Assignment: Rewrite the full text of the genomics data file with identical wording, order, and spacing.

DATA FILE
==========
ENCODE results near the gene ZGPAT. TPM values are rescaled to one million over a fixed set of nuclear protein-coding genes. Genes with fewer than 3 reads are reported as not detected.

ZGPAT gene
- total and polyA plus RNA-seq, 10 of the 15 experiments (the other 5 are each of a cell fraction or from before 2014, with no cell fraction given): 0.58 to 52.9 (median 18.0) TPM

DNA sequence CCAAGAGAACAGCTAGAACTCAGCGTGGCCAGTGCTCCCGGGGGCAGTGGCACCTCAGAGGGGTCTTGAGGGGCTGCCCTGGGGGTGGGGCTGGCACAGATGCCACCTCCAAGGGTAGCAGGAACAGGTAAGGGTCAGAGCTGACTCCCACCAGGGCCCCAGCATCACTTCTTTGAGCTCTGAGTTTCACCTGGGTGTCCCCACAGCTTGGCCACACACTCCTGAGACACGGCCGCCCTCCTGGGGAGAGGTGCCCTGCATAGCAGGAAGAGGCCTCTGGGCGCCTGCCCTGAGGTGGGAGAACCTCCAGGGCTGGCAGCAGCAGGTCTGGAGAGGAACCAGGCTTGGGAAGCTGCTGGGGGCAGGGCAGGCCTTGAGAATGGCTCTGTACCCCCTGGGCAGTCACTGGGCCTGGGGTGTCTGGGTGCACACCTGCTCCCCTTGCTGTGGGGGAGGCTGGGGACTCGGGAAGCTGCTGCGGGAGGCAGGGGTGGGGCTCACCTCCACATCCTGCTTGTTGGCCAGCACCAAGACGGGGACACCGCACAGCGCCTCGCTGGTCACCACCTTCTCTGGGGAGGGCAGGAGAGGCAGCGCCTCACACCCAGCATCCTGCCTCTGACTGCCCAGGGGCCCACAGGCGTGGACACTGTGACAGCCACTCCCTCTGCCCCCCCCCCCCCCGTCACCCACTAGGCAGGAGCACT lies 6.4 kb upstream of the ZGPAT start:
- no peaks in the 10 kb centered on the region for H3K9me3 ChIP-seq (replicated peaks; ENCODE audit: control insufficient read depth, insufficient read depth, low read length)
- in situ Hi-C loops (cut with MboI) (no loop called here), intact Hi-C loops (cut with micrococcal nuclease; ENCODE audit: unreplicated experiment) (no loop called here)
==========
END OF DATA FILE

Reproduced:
ENCODE results near the gene ZGPAT. TPM values are rescaled to one million over a fixed set of nuclear protein-coding genes. Genes with fewer than 3 reads are reported as not detected.

ZGPAT gene
- total and polyA plus RNA-seq, 10 of the 15 experiments (the other 5 are each of a cell fraction or from before 2014, with no cell fraction given): 0.58 to 52.9 (median 18.0) TPM

DNA sequence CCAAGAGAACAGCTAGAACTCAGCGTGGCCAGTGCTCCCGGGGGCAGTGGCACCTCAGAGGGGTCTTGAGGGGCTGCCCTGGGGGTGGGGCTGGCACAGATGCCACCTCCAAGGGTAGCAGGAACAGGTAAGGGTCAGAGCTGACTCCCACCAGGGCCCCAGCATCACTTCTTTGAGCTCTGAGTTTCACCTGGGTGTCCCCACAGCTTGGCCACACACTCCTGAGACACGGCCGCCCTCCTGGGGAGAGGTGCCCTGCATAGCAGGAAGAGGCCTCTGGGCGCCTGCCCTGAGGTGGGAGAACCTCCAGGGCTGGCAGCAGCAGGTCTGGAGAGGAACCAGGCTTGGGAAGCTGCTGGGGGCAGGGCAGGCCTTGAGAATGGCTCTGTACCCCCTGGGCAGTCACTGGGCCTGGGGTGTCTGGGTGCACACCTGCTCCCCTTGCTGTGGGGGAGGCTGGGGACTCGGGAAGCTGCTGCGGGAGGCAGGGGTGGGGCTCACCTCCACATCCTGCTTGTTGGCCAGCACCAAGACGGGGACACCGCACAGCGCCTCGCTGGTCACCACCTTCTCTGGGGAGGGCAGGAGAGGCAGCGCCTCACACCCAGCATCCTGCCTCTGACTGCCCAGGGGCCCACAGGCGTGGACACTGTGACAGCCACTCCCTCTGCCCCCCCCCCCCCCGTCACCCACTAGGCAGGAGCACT lies 6.4 kb upstream of the ZGPAT start:
- no peaks in the 10 kb centered on the region for H3K9me3 ChIP-seq (replicated peaks; ENCODE audit: control insufficient read depth, insufficient read depth, low read length)
- in situ Hi-C loops (cut with MboI) (no loop called here), intact Hi-C loops (cut with micrococcal nuclease; ENCODE audit: unreplicated experiment) (no loop called here)